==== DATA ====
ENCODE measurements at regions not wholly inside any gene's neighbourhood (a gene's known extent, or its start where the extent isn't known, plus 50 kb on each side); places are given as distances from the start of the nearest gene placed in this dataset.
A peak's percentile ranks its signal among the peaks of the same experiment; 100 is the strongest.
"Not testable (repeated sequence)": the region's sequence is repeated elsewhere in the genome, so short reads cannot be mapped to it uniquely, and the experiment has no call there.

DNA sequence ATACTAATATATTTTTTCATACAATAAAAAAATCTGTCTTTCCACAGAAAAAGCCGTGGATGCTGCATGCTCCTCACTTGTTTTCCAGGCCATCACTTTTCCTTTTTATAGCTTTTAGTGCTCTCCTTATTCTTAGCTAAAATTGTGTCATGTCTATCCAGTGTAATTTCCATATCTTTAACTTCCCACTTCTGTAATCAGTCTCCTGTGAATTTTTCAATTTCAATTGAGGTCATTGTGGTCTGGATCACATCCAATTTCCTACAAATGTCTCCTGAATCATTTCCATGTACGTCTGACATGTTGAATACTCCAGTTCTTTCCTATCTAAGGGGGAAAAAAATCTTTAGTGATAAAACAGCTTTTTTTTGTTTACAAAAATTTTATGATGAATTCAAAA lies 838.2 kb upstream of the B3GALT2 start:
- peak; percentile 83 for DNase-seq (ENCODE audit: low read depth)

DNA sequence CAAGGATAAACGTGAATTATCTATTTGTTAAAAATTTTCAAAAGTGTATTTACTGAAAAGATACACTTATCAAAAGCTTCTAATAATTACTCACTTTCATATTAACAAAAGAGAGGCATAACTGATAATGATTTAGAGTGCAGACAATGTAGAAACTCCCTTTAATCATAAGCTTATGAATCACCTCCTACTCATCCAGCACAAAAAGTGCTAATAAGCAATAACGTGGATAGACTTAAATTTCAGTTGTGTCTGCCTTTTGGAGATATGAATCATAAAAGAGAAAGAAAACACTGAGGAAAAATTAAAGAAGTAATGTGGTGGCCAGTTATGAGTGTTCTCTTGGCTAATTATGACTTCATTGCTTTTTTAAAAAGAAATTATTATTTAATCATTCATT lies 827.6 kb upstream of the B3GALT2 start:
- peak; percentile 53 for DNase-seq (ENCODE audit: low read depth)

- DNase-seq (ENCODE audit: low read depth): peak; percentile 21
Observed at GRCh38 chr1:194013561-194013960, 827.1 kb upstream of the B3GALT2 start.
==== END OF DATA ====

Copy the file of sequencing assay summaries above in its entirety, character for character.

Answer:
ENCODE measurements at regions not wholly inside any gene's neighbourhood (a gene's known extent, or its start where the extent isn't known, plus 50 kb on each side); places are given as distances from the start of the nearest gene placed in this dataset.
A peak's percentile ranks its signal among the peaks of the same experiment; 100 is the strongest.
"Not testable (repeated sequence)": the region's sequence is repeated elsewhere in the genome, so short reads cannot be mapped to it uniquely, and the experiment has no call there.

DNA sequence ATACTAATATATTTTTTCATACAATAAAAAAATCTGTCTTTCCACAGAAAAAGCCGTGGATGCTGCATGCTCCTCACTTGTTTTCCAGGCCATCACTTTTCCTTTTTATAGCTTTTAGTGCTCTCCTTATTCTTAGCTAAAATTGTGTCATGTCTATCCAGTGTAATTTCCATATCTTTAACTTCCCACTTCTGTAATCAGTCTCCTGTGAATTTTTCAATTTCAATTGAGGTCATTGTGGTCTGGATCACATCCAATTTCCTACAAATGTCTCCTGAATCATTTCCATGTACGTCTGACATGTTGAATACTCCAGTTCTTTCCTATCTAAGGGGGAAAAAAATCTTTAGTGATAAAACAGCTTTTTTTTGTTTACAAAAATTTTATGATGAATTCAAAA lies 838.2 kb upstream of the B3GALT2 start:
- peak; percentile 83 for DNase-seq (ENCODE audit: low read depth)

DNA sequence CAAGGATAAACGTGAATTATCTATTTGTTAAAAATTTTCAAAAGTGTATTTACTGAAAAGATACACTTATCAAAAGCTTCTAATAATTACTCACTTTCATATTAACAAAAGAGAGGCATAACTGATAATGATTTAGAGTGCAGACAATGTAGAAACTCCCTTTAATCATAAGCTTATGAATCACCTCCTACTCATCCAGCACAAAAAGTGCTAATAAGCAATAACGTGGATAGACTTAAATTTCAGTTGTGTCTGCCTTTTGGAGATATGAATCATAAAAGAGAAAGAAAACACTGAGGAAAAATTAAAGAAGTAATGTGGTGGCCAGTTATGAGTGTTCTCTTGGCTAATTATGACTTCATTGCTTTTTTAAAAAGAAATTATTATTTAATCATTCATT lies 827.6 kb upstream of the B3GALT2 start:
- peak; percentile 53 for DNase-seq (ENCODE audit: low read depth)

- DNase-seq (ENCODE audit: low read depth): peak; percentile 21
Observed at GRCh38 chr1:194013561-194013960, 827.1 kb upstream of the B3GALT2 start.